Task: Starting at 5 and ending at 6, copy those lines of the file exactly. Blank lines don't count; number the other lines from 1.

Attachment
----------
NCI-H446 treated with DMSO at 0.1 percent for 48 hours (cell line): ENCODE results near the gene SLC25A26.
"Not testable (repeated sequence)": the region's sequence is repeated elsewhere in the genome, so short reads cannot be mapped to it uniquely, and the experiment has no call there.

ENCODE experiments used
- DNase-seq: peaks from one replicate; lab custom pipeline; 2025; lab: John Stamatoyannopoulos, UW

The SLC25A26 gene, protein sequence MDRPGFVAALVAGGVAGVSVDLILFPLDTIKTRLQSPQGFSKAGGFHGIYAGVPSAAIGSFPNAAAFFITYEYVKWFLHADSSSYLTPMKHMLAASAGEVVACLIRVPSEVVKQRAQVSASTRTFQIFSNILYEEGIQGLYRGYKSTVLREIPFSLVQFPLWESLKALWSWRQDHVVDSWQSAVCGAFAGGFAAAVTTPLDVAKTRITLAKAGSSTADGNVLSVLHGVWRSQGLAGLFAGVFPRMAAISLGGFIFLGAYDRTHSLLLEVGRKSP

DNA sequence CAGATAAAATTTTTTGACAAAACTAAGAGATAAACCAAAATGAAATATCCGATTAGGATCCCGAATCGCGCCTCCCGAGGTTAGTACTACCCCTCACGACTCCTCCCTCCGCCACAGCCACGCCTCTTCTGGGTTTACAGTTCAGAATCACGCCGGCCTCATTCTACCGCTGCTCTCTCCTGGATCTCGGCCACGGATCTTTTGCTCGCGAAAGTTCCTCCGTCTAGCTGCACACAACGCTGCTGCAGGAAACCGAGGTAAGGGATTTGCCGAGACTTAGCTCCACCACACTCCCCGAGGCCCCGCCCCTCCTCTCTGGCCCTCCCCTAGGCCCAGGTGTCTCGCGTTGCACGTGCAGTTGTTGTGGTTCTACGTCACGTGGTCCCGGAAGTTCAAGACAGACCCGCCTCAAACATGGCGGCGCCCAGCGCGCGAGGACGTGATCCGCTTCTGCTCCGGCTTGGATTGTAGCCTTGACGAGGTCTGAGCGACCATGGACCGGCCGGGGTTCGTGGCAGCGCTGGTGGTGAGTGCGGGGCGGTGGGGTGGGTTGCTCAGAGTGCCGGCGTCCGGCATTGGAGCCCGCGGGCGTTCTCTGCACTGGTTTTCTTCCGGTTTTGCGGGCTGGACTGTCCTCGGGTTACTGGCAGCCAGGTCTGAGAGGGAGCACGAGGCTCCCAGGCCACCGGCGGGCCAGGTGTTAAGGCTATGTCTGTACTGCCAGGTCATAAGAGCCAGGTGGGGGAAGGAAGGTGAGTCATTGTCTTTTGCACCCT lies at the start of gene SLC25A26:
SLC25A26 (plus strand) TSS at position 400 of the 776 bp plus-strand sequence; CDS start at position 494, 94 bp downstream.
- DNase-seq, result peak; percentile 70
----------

The SLC25A26 gene, protein sequence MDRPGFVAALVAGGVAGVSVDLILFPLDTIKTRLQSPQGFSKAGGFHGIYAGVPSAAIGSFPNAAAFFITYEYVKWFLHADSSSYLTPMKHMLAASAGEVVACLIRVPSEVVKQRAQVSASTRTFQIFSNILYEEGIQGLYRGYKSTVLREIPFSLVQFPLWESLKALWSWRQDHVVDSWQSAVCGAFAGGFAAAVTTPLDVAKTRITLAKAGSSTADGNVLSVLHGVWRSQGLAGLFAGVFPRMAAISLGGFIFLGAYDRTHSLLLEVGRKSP

DNA sequence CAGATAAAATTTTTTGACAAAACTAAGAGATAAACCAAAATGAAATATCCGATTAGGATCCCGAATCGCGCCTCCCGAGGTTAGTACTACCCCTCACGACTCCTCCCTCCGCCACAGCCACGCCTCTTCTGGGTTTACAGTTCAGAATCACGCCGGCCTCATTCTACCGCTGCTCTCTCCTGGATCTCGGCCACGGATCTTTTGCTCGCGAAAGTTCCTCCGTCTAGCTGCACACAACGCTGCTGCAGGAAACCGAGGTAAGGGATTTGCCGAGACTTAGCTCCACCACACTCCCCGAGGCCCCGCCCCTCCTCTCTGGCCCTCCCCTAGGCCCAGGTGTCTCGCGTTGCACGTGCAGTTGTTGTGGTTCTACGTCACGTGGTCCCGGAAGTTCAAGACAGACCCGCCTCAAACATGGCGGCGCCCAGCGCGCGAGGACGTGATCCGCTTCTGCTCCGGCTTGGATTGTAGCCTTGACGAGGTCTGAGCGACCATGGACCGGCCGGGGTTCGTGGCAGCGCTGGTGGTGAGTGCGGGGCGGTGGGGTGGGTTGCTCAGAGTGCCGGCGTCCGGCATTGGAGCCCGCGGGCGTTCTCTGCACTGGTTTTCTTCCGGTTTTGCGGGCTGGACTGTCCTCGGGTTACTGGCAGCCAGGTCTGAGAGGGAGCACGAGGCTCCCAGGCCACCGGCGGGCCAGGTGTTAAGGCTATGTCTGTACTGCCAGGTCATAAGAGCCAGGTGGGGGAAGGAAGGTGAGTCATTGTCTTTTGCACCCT lies at the start of gene SLC25A26: